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2011 Honda CR-Z: Frugal And Fun, Or Compromised Consumption?

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With the new 2011 CR-Z, Honda has created a critical firestorm of sorts: Enthusiasts are saying it should be a sportier drive, while hybrid car fans are pronouncing its mileage figures unacceptably low.

One outlet went so far as to declare the CR-Z “the worst of all worlds,” while another called more than 35 mpg in mixed driving conditions “rather disappointing.”

Consumer Reports even tested a CR-Z for a few days, averaging 36 mpg in commuting conditions but pointing out that the same tester registered 36 mpg in the 2011 Mazda2 and 38 mpg in the 2011 Ford Fiesta.

The most direct rival to the CR-Z, for those who want a fun-to-drive yet frugal choice, might be the base Mini Cooper. At 28 mpg city, 37 highway (and weigh the CR-Z versus a base Mini Cooper), the Cooper will return more than 30 mpg in combined driving, while providing the space for two more adults to squeeze in back.

Now we'll pitch out own numbers into the mix: Over about five days and 130 miles of mixed around-town and suburban driving, most of it in Normal or Sport mode, we averaged more than 38 mpg. And that included a couple of full-throttle launches.

That's a bit lower than the 45 mpg overall we saw in a similar few days of driving with the CVT-equipped Insight last year.  

To all the complainers: Hold on, take a step back, take a deep breath, and consider all the facts: the CR-Z has essentially the same mild-hybrid powertrain as the Insight, but if it's tuned to feel a little sportier it's not going to return quite the same mileage. And no, at about 2,700 pounds, with a battery pack aboard and the Insight's cost-cutting layout, it's not going to feel like an autocrosser.

But for all its compromises, it still seems pretty impressive—all the more so considering the strong showing in Euro NCAP testing, which bodes well for U.S. tests yet to be done.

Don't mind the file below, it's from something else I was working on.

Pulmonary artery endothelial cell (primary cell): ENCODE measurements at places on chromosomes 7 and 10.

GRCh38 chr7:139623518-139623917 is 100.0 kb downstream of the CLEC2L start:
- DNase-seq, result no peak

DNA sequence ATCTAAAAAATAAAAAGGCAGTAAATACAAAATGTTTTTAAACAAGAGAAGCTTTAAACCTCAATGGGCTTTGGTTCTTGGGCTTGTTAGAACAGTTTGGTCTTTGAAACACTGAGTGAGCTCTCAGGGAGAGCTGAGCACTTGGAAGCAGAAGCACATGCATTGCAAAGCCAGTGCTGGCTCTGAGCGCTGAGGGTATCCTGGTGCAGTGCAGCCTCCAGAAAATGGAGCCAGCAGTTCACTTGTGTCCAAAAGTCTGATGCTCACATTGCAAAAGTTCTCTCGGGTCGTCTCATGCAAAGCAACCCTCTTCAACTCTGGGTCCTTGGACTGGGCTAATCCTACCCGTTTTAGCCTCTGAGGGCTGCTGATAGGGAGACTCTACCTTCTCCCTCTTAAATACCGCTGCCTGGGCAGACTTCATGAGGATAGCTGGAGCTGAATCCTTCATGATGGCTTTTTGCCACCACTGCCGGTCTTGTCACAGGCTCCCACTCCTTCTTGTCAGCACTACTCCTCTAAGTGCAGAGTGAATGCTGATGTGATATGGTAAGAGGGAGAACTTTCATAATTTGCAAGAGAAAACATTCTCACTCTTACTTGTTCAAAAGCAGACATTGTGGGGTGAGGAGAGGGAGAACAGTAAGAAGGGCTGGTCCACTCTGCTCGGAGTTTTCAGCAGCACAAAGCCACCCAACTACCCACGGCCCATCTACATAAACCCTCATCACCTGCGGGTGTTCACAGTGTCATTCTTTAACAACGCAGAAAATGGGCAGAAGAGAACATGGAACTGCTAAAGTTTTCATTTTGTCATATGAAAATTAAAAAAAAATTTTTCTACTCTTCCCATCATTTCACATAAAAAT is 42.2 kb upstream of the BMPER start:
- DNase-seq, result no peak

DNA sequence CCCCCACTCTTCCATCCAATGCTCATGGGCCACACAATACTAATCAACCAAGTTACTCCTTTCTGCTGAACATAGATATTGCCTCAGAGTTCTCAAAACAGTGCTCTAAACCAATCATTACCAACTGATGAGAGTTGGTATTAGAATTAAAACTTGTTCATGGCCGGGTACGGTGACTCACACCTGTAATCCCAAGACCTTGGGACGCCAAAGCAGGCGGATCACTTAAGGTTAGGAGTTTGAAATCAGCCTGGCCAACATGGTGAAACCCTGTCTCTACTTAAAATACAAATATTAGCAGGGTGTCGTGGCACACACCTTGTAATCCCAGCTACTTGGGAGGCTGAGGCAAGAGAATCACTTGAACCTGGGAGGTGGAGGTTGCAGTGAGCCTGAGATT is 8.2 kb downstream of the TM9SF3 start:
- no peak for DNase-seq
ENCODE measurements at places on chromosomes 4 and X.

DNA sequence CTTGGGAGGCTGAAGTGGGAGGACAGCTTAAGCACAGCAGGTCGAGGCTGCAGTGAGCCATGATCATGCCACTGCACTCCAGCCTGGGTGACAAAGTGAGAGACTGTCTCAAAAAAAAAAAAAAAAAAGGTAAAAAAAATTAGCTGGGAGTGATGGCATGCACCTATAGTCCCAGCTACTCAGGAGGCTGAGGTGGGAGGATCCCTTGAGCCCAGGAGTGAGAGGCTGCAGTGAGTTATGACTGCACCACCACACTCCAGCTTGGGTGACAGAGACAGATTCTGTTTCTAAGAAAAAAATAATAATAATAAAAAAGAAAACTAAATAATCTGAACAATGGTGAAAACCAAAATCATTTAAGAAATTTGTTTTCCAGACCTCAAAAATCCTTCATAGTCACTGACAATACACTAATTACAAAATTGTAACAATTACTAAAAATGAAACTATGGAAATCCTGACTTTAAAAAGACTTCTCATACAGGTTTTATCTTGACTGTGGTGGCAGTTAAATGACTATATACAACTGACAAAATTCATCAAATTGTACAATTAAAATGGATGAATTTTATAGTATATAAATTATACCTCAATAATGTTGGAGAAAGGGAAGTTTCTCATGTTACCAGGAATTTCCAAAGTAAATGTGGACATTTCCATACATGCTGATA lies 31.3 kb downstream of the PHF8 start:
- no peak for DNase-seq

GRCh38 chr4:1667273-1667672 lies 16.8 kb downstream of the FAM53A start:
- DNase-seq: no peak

So why does the manual gearbox return such lower mileage than the CVT? The obvious answer is that the six-speed manual has surprisingly low ratios that keep the engine revving well above its economical range unless you're willing to short-shift a bit. Overall, it seems to be  part of Honda's attempt to give the CR-Z a sportier flavor than the Insight.

Just to see what the CR-Z returns when you really drive mindfully, we took it out on the 40-mile loop we've used before, and got nearly 50 mpg. For some background, it's the same loop—with a mix of stoplights and boulevards, Interstate cruising, and low-speed urban streets, and some hills—that I averaged 77 mpg in a 2010 Toyota Prius, about 57 mpg in the 2010 Honda Insight, nearly 50 mpg in the 2010 Ford Fusion Hybrid and, for some perspective 41 mpg in a (non-hybrid) Toyota Yaris automatic. Although I wasn't following traffic-clogging, road-rage inducing hypermiling techniques, these numbers were obtained through turning off the A/C and climate control, coasting as much as possible, cruising with traffic or 5 mph below the speed limit, and letting speed fall a bit on moderate grades, traffic-permitting.

Admittedly, you're not going to see those sorts of figures in any real-world driving. But mid-30s? No problem.

Check out the rest of our driving impressions on the 2011 Honda CR-Z over at The Car Connection.

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